The Mishaps: Fuel and Foolishness

In looking at the most recent 100 accidents of the Cessna 336/337 we formed the opinion that there was little wrong with the airplanes, but had our doubts about some of the pilots who chose to fly them.

There is a school of thought that airplanes that are designed to be extra safe, such as the Ercoupe (cannot be stalled) or the Skymaster series (center-line thrust) attract pilots who rely on the design to overcome subpar skills and judgment. Our accident survey for the Skymaster and Super Skymaster produced results that seemed consistent with that school of thought.

Topping the causal hit parade was fuel-related events—every one pilot caused. In our monthly surveys we expect to see one or two accidents involving something wrong with the fuel system, here there were none. All but one was the result of a pilot running out of fuel or mismanaging a fairly simple system (there’s a main and aux for each engine—the aux tank can only be used in level flight), so that he did not get at fuel that was in a tank. The sole exception was water in the fuel the pilot didn’t drain.

In a few of the accidents, the pilot managed to run the tanks in one wing out of fuel (left wing tanks feed the front engine) and then did nothing when the associated engine quit—he did not attempt to cross feed to get fuel to the engine from the other wing and did not feather the prop on the dead engine.

Failure to feather was a factor in several accidents. A Skymaster is so air-kindly that it goes straight ahead when one engine stops, but the pilot has to feather the associated propeller, otherwise the airplane probably won’t climb and, as the density altitude goes up, may not hold altitude. Among the engine/mechanical-caused accidents, more than half the time the pilot did not feather the dead engine.

Judgment came into play in a few of the engine/mech accidents as the owner had either failed to perform engine maintenance for some time or it had been carried out, in one case, by mechanics who had had their certificates pulled previously for improper repairs.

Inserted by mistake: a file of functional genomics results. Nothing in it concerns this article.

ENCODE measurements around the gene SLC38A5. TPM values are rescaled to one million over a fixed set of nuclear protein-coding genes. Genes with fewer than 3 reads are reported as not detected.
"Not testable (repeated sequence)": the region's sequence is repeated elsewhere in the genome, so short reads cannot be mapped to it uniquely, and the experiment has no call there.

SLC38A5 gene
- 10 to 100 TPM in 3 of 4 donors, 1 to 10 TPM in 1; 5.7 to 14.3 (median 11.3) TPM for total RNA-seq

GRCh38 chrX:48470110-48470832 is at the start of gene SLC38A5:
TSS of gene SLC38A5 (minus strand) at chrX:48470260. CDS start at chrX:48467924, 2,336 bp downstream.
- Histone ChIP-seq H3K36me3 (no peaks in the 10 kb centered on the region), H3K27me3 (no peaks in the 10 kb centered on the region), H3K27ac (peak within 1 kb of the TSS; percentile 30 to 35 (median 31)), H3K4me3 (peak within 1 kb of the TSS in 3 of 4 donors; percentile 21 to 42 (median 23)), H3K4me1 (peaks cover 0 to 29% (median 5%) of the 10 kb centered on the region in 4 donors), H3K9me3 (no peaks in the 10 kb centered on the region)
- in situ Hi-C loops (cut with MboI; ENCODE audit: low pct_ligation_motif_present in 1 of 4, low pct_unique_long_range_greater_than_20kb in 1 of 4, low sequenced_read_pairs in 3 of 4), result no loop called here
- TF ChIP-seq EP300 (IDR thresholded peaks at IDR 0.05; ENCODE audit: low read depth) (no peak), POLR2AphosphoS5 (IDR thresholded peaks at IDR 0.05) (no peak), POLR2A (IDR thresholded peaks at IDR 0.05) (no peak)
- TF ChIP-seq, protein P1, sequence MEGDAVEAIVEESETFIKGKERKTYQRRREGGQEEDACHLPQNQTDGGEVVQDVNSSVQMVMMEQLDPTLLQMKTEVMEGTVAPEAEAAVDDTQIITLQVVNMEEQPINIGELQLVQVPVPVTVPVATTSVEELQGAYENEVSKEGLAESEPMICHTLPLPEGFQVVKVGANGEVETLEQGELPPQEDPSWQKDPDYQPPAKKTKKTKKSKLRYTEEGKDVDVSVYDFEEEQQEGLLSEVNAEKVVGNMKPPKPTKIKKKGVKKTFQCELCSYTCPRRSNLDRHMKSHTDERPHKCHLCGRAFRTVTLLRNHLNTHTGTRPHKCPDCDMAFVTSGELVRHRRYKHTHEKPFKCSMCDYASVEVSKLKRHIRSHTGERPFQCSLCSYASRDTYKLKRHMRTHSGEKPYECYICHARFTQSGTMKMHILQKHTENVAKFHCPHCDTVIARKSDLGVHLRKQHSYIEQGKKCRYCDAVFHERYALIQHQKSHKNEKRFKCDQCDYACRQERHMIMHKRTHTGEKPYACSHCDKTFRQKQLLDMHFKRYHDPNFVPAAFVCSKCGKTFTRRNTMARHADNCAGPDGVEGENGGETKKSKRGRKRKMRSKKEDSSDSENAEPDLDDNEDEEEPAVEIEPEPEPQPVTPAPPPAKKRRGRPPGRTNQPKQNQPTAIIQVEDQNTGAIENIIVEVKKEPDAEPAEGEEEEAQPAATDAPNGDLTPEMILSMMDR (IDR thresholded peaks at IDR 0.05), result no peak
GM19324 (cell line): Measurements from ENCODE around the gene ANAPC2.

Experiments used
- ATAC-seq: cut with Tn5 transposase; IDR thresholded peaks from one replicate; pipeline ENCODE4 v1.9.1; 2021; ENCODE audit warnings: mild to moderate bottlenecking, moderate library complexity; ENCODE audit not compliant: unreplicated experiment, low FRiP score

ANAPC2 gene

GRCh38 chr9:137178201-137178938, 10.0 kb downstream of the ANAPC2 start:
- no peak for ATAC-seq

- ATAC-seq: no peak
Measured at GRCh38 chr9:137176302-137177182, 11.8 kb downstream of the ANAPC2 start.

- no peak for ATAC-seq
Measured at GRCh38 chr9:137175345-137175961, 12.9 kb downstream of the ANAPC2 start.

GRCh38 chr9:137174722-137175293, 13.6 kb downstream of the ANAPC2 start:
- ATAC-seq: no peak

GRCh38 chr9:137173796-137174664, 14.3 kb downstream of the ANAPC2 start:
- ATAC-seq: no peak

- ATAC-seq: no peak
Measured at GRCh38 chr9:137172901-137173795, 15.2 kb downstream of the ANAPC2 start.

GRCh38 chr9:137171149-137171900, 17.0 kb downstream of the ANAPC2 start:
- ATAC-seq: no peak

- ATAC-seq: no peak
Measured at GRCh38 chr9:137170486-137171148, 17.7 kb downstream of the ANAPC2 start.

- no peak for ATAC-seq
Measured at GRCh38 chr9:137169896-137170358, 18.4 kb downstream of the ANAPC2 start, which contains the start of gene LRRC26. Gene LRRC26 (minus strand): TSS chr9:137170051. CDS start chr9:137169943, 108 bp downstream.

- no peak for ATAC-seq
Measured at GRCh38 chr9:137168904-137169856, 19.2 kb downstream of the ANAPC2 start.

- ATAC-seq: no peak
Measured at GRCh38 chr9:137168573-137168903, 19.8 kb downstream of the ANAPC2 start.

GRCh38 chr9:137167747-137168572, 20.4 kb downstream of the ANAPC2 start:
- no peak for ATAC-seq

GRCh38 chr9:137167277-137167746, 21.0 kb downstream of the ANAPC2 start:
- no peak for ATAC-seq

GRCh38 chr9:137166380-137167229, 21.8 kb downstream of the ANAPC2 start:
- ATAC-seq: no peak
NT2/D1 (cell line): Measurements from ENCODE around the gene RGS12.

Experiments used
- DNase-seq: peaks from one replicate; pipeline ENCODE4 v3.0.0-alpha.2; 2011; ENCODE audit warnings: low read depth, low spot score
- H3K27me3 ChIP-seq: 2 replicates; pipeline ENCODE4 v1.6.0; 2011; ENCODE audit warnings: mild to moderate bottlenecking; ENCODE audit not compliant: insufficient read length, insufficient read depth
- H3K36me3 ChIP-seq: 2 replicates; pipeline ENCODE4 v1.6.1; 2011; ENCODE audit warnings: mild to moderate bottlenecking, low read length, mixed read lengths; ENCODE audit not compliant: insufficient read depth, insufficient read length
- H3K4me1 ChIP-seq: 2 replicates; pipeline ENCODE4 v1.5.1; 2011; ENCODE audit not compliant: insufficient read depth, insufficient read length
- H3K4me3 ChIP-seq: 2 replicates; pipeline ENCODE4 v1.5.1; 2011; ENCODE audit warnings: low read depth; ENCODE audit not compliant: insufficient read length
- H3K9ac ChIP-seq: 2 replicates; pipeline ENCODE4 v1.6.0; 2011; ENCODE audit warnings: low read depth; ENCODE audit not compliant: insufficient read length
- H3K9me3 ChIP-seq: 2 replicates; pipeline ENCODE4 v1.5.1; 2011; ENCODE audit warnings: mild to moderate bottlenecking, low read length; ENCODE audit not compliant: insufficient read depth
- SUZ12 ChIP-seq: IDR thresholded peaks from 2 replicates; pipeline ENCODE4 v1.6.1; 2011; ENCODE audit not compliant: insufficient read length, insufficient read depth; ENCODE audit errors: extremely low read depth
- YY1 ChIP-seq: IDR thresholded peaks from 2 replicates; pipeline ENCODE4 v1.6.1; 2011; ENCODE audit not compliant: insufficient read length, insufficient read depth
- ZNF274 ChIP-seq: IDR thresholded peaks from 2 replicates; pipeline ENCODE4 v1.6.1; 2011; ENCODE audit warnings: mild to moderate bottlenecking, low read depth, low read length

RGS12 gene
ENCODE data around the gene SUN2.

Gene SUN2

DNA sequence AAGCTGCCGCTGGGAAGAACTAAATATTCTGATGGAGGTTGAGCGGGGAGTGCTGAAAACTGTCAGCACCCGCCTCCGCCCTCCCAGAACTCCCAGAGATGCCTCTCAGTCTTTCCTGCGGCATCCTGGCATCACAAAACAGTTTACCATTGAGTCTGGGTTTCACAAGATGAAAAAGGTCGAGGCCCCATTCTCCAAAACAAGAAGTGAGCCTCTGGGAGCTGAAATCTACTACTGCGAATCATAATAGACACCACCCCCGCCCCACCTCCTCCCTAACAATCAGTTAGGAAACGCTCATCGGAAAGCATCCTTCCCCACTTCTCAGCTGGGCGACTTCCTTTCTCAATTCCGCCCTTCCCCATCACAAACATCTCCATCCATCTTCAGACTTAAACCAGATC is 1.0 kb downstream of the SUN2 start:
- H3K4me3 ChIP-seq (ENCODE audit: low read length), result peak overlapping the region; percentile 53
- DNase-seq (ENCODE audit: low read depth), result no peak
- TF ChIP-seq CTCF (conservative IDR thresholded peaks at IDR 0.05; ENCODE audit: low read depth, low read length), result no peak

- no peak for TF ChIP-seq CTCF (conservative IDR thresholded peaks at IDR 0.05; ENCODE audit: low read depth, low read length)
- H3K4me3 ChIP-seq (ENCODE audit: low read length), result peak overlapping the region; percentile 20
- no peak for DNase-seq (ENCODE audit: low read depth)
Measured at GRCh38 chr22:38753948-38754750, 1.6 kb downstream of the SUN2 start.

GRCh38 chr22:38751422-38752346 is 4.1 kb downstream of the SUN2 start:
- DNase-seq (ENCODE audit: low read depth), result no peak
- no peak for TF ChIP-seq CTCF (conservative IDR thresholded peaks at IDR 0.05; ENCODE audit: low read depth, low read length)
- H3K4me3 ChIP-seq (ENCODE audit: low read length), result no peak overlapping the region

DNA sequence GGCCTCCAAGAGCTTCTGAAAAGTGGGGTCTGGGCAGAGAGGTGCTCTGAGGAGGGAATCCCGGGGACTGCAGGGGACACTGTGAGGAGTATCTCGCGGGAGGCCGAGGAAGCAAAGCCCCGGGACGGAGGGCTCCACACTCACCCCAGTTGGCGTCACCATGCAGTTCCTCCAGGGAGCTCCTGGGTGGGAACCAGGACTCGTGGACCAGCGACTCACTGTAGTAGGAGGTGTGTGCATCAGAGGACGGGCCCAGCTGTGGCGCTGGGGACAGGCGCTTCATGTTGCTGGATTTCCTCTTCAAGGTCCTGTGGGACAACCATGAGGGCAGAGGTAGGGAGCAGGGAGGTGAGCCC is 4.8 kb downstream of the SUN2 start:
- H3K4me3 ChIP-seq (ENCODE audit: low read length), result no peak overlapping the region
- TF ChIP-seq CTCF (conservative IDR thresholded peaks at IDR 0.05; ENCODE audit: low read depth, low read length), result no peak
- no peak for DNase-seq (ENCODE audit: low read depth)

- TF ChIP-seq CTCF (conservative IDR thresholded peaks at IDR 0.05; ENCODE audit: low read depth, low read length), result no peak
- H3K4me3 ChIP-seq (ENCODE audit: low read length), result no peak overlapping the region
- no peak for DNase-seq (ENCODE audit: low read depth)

One pilot pulled the wings off his Super Skymaster at the end of a high-speed buzz job. Seven, about twice what we usually see, tried unsuccessfully to fly VFR in IMC. Stunningly, five pilots attempted to make single-engine takeoffs and didn’t make it—in four of the cases others had tried to convince the pilot not to do it.

We saw no indications that a Skymaster pilot lost an engine on takeoff and didn’t realize it—the acceleration is dramatically different when the horsepower is halved.

Ten of the accident reports noted that the pilot attempted “operation with known equipment deficiencies,” including trying to fly IFR in IMC without a working attitude indicator. Three of the stall accidents involved flight at very low altitude. A 95-hour student pilot tried to take his family for a night flight in his 336; none of them survived his loss of control in the pattern.

The good news is that the 336/337 handles very we’ll on the ground, only two pilots lost control on the runway. However, nine landed so hard or bounced so badly they damaged their airplanes. There were three landing overshoots—in one case the pilot didn’t use the brakes until a passenger said to.